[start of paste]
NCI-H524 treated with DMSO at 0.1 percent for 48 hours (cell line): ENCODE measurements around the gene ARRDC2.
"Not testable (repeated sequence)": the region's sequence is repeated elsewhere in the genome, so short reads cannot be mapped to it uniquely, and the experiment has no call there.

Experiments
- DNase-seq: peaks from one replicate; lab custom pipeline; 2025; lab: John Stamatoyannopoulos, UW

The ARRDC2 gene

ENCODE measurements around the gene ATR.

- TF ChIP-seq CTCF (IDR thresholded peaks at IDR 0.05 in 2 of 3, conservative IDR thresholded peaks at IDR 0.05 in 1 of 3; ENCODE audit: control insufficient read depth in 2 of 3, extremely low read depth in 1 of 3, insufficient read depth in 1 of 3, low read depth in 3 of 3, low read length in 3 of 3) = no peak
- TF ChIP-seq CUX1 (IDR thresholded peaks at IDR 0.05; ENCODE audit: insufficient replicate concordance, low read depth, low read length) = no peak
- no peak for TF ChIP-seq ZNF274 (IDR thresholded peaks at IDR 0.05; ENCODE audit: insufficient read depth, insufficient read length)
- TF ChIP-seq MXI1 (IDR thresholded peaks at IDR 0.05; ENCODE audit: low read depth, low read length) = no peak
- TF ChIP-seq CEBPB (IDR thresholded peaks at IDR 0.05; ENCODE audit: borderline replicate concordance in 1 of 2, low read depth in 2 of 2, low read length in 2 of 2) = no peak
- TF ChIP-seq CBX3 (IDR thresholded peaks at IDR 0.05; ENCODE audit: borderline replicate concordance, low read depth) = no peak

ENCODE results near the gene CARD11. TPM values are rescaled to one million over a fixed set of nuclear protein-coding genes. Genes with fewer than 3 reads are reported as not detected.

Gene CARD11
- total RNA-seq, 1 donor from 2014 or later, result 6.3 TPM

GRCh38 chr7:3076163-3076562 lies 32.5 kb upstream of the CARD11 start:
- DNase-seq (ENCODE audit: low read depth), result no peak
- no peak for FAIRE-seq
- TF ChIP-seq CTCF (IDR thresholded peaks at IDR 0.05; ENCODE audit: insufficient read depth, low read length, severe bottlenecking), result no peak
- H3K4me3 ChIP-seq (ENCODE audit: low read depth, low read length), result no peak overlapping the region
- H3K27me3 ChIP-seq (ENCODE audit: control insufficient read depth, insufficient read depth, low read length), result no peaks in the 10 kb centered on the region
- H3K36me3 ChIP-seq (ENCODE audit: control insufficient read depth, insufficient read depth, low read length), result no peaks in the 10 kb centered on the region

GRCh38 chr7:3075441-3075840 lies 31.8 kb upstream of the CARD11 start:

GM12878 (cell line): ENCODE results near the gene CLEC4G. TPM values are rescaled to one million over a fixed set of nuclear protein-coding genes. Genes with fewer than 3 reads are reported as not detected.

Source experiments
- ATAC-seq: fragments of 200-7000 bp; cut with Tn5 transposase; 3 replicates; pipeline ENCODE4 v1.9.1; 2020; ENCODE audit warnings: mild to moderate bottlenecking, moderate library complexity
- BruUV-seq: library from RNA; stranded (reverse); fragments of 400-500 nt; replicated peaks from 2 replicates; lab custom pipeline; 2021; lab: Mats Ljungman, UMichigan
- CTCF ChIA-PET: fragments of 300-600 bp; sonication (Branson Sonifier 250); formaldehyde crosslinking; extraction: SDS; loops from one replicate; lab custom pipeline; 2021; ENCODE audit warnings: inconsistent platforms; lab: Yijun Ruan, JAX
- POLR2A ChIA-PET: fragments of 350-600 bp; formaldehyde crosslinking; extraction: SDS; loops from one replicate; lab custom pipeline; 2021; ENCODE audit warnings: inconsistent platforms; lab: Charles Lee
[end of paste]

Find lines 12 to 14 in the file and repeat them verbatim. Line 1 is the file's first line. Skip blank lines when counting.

- TF ChIP-seq CBX3 (IDR thresholded peaks at IDR 0.05; ENCODE audit: borderline replicate concordance, low read depth) = no peak

ENCODE results near the gene CARD11. TPM values are rescaled to one million over a fixed set of nuclear protein-coding genes. Genes with fewer than 3 reads are reported as not detected.

Gene CARD11